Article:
Yu Yu Hakusho on Netflix Required Additional Time in The After Life

Khabar Lekh
5 Min Read

When Netflix’s One Piece debuted to largely positive reviews and fervor from fans, I had hope that the same attention to detail and care would be applied to its other adaptation of Yu Yu Hakusho, a seminal work in shonen anime. Now that the show was finally accessible, my optimism was terribly misguided.

Across a pitiful five-episode run, Netflix took one of the best action anime series, cut out its most heart-wrenching, emotionally charged scenes, and shoddily pieced them together with surprisingly good fight choreography.

Yu Yu Hakusho

Below are spoilers for Yu Yu Hakusho for this article.

The protagonist of Yu Yu Hakusho is Yusuke Urameshi, a misunderstood juvenile offender with iron fists and a golden heart. He loses his life one day preventing a small child from being struck by a truck. The lord of hell grants Yusuke another chance at life since no one would have thought that a nobody-do-well like him would give his life for a child. In return, Yusuke and a diverse group of human and demonic allies serve as spirit detectives, protecting the human world from the demon world’s criminal element.

The live-action series forgoes much of the essential plot and character development in favor of concentrating on a very loose adaptation of the Dark Tournament events, even though the anime devotes a significant amount of time to Yusuke and his allies investigating crimes as spirit detectives.

YYH’s premiere episode got off to a great start. No, I don’t mean that it opened with a modernized version of “Smile Bomb,” though the anime fans will no doubt be pleased to hear the iconic opening theme. Since Yusuke (Takumi Kitamura) has already passed away, the remainder of the episode focused on helping us comprehend the tragedy of this young man’s passing. Kitamura portrays Yusuke in a superb way. I’m aware that he will be compared to Justin Cook, the anime’s dubbing actor for Yusuke. Even though Kitamura lacks Cook’s biting sarcasm and abrasiveness, he nevertheless exudes Yusuke’s detached, dirtbag-like demeanor, which perfectly captures the essence of the character.

Yu Yu Hakusho

I was also taken aback by Yusuke’s adversary Kazuma Kuwabara (Shûhei Uesugi). Uesugi gave a flawless performance as this endlessly kind and devoted man who enjoys fighting. Once more, Uesugi’s voice performance falls short of Christopher Sabat’s, but he’s still the actor I adored the most.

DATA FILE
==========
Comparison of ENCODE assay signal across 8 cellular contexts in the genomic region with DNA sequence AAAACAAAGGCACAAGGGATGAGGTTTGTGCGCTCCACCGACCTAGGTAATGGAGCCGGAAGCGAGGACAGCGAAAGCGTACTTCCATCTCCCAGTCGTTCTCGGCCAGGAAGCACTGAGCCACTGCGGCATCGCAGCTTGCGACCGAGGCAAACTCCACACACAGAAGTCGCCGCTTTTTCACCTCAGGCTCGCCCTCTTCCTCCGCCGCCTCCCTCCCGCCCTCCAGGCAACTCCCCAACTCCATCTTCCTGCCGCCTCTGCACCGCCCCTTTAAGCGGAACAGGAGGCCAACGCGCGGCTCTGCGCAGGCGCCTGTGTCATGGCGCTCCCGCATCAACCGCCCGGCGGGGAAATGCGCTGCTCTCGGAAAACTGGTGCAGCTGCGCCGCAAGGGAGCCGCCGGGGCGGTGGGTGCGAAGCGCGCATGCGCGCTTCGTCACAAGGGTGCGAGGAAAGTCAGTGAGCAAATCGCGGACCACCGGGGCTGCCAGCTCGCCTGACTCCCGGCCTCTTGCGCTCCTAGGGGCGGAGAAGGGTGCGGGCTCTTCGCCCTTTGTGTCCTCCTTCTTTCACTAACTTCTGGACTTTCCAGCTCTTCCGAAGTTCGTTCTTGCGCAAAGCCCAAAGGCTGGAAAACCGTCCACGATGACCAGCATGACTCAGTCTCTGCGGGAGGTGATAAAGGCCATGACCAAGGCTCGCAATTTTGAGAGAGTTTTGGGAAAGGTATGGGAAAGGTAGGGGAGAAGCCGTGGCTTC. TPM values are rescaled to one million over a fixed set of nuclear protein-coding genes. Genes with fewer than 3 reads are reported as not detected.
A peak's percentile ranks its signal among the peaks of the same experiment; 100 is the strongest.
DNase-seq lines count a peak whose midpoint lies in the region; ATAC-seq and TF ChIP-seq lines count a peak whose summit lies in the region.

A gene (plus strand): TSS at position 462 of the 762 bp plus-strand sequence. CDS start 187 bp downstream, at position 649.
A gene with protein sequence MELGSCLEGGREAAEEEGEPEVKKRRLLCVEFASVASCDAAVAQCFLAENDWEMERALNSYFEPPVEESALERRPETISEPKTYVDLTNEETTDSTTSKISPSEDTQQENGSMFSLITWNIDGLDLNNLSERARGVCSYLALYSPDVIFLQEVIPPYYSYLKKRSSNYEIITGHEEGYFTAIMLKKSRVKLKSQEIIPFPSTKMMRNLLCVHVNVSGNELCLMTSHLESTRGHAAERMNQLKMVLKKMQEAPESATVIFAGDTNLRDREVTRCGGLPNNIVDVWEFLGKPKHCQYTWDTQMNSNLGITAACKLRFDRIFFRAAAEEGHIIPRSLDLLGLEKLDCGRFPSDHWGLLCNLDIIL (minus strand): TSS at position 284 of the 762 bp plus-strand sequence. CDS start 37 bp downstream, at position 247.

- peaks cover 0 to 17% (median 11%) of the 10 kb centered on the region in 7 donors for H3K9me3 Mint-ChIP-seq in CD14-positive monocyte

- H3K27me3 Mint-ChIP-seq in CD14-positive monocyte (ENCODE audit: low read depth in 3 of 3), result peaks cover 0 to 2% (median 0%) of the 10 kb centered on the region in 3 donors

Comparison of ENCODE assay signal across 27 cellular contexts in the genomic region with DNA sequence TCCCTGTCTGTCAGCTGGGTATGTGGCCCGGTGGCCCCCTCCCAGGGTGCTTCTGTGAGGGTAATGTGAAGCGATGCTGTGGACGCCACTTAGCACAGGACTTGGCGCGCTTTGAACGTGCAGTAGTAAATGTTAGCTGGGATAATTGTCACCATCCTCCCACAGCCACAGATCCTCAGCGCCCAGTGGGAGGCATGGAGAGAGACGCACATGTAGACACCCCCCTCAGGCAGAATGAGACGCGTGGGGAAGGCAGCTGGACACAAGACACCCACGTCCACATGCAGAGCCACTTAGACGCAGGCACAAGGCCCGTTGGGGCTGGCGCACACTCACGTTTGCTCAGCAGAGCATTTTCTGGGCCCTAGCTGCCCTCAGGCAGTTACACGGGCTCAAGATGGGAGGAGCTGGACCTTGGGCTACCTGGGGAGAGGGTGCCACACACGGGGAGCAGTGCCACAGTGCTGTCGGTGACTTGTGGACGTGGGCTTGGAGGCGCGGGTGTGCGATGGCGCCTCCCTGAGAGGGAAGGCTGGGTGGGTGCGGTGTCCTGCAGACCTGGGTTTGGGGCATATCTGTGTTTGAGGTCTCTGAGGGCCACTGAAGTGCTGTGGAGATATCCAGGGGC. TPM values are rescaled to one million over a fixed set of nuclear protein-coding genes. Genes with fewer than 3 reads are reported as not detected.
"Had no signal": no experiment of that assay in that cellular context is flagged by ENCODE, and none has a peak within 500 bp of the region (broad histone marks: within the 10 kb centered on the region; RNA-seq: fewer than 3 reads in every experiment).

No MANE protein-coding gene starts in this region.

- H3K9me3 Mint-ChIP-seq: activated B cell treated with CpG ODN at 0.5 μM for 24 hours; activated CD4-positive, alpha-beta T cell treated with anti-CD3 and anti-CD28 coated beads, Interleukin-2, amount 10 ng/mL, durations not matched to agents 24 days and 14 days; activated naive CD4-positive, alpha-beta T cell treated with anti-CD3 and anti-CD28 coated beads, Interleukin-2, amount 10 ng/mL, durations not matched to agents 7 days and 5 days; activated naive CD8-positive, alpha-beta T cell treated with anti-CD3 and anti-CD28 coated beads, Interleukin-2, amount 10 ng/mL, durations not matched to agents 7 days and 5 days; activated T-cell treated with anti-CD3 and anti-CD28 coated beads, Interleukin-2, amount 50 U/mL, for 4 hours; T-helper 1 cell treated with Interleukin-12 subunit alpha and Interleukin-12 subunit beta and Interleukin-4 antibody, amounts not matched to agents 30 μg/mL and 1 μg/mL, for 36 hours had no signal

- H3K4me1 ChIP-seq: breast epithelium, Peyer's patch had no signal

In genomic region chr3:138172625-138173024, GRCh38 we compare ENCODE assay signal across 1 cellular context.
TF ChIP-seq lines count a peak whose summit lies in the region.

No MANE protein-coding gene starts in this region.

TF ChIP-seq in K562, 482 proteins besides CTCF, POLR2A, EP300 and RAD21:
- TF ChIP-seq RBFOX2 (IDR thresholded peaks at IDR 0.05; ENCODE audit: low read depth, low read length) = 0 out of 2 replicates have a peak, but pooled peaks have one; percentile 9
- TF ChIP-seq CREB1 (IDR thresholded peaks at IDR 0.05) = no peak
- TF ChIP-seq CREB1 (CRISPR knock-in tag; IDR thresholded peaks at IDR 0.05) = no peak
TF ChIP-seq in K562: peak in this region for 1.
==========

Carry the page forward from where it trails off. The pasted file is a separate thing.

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Late in the episode, a slightly romantic Kuwabara meets Yukina, an ice demon who has been kidnapped and held captive by mobsters because her tears yield extremely valuable gems. Without warning, Kuwabara develops feelings for her and alters his voice to sound like a refined gentleman in an attempt to win her over. He transitions from extremely informal, hyper-casual Japanese to extremely formal honorific language, which is represented quite well in the subtitles (kudos to the localization team for that). The scene that made me laugh aloud the most”he’s just like his anime counterpart fr fr”—was the best one in the show.

Yu Yu Hakusho

However, there was much to be desired in every other character. One of Yusuke’s demon allies, Kurama, and I fell in love in my teenage years, and I’m not ashamed to say that we still have feelings for each other today. However, my heart won’t let me acknowledge the Netflix version of him. With regard to his character or anyone else’s, the show did nothing.

I’m not sure what motivated Netflix to reduce the run of this show to just five roughly hour-long episodes, but the end result is a cast of characters that are bland, formless seat-fillers dressed like they’re in a high school production of a Yu Yu Hakusho episode.

It’s even more tragic that there’s no reason to care about the people fighting, because the fight scenes themselves were excellent action sequences. YYH avoided trying to recreate an anime fight in live action, which frequently ends up looking strange and awkward. Rather, it concentrated on presenting real, expertly choreographed, and professionally recorded fight scenes, which coincidentally featured a teenage girl and a seven-foot-tall oni. But Netflix’s terrible storyline compression took away our ability to get enthused about these excellent fights.


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